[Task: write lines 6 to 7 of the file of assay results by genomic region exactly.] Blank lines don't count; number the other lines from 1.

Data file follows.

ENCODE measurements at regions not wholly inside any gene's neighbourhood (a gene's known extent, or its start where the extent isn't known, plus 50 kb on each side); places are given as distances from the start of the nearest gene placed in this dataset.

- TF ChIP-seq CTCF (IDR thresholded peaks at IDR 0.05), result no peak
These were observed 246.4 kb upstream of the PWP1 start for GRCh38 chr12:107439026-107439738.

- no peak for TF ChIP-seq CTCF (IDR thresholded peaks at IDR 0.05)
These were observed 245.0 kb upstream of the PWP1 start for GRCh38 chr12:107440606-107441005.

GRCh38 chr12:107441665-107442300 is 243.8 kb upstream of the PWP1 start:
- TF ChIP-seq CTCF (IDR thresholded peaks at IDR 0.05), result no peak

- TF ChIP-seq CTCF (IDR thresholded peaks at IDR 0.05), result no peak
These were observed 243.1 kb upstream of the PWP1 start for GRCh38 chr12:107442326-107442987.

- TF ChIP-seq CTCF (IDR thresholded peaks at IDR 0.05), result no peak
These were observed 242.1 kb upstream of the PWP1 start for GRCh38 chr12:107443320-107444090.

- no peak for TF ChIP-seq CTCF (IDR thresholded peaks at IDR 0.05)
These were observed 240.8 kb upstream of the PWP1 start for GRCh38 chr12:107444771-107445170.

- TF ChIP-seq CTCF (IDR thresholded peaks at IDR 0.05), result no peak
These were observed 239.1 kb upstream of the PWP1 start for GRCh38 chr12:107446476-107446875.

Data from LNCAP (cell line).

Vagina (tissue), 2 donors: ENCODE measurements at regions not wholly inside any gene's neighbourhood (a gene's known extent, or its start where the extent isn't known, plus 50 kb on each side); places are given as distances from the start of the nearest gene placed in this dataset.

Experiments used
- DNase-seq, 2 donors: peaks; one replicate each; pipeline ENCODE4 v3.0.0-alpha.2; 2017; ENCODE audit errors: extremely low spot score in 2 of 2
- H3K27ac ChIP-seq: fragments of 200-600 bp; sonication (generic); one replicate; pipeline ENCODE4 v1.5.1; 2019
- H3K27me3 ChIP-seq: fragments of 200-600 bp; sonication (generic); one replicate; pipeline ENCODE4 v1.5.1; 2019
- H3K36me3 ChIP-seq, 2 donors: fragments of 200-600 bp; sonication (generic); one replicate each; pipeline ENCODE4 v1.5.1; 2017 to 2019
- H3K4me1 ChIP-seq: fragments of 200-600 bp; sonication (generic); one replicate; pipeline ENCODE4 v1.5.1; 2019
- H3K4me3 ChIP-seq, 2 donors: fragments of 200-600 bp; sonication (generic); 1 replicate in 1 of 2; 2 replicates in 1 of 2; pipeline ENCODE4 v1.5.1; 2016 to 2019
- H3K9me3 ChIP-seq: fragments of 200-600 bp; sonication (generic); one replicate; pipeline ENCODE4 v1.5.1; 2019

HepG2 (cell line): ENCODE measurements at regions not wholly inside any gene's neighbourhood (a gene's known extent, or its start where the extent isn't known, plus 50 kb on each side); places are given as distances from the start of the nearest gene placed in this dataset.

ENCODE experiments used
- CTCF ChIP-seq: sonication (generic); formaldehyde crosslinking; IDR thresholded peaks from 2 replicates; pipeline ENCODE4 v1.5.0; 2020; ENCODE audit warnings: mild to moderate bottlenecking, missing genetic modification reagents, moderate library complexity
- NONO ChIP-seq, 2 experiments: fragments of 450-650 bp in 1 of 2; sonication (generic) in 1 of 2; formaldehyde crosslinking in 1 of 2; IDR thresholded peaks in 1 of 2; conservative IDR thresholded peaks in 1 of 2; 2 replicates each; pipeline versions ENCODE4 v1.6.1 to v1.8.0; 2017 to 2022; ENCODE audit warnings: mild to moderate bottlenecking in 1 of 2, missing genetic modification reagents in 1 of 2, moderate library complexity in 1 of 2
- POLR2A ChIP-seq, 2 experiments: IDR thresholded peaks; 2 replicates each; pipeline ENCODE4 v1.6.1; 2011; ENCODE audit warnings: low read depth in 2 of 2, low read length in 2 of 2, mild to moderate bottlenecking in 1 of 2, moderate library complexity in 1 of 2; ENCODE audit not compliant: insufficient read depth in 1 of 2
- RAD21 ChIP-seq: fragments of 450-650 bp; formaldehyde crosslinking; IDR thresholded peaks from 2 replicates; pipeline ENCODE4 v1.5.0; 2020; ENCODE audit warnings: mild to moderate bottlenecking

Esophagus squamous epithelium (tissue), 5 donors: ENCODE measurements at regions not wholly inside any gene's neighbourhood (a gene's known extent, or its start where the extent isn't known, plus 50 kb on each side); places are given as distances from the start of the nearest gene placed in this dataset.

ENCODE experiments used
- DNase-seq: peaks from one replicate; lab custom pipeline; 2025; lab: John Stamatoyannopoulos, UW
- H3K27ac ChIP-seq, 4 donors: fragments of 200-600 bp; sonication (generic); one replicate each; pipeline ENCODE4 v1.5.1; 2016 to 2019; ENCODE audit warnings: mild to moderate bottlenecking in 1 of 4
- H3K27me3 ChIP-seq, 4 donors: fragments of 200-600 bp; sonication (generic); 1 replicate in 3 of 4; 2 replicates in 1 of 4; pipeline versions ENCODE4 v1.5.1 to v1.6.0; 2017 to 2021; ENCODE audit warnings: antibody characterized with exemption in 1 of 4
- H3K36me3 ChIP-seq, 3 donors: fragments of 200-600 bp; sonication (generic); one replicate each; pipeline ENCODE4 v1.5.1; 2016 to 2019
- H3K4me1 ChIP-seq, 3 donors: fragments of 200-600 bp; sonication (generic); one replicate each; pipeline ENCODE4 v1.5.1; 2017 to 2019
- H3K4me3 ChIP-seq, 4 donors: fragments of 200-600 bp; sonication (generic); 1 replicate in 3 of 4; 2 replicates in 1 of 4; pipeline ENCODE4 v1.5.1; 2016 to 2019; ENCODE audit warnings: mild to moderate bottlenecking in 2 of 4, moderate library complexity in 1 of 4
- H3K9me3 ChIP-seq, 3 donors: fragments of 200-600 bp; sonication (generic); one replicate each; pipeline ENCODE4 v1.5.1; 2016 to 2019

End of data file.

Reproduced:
GRCh38 chr12:107441665-107442300 is 243.8 kb upstream of the PWP1 start:
- TF ChIP-seq CTCF (IDR thresholded peaks at IDR 0.05), result no peak